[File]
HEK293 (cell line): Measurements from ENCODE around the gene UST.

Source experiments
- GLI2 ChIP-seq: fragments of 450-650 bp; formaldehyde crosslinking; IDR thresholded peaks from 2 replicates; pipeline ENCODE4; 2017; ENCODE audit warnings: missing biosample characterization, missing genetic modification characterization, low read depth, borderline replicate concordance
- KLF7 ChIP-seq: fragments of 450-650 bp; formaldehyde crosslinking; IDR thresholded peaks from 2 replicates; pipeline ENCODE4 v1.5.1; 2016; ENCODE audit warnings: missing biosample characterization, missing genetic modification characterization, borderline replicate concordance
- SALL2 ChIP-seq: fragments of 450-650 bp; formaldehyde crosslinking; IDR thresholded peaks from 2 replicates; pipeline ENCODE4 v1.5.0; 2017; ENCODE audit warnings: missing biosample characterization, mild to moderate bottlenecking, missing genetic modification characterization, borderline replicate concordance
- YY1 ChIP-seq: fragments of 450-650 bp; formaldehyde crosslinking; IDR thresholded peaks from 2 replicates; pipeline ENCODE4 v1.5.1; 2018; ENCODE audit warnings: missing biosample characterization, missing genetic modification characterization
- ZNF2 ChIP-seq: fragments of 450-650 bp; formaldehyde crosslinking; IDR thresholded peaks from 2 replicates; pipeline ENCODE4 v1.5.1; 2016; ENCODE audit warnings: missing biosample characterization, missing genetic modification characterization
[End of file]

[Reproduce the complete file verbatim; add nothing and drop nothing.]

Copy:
HEK293 (cell line): Measurements from ENCODE around the gene UST.

Source experiments
- GLI2 ChIP-seq: fragments of 450-650 bp; formaldehyde crosslinking; IDR thresholded peaks from 2 replicates; pipeline ENCODE4; 2017; ENCODE audit warnings: missing biosample characterization, missing genetic modification characterization, low read depth, borderline replicate concordance
- KLF7 ChIP-seq: fragments of 450-650 bp; formaldehyde crosslinking; IDR thresholded peaks from 2 replicates; pipeline ENCODE4 v1.5.1; 2016; ENCODE audit warnings: missing biosample characterization, missing genetic modification characterization, borderline replicate concordance
- SALL2 ChIP-seq: fragments of 450-650 bp; formaldehyde crosslinking; IDR thresholded peaks from 2 replicates; pipeline ENCODE4 v1.5.0; 2017; ENCODE audit warnings: missing biosample characterization, mild to moderate bottlenecking, missing genetic modification characterization, borderline replicate concordance
- YY1 ChIP-seq: fragments of 450-650 bp; formaldehyde crosslinking; IDR thresholded peaks from 2 replicates; pipeline ENCODE4 v1.5.1; 2018; ENCODE audit warnings: missing biosample characterization, missing genetic modification characterization
- ZNF2 ChIP-seq: fragments of 450-650 bp; formaldehyde crosslinking; IDR thresholded peaks from 2 replicates; pipeline ENCODE4 v1.5.1; 2016; ENCODE audit warnings: missing biosample characterization, missing genetic modification characterization